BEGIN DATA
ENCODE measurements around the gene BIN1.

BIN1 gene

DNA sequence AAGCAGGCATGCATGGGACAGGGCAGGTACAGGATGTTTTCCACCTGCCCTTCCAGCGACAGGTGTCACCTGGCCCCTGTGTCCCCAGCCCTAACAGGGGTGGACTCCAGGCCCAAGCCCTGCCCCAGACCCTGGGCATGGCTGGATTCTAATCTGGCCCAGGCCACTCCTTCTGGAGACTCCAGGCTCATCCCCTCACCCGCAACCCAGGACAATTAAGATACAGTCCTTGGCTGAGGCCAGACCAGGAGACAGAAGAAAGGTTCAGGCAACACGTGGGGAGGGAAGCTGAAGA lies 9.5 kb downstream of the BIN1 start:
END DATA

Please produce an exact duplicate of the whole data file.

ENCODE measurements around the gene BIN1.

BIN1 gene

DNA sequence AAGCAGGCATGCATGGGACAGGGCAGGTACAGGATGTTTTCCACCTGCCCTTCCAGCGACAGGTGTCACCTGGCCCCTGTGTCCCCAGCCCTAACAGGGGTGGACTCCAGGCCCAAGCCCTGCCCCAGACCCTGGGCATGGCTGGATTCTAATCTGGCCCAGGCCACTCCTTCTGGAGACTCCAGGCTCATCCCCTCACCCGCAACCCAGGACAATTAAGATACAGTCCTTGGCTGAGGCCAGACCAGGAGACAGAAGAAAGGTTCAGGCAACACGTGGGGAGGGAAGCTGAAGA lies 9.5 kb downstream of the BIN1 start: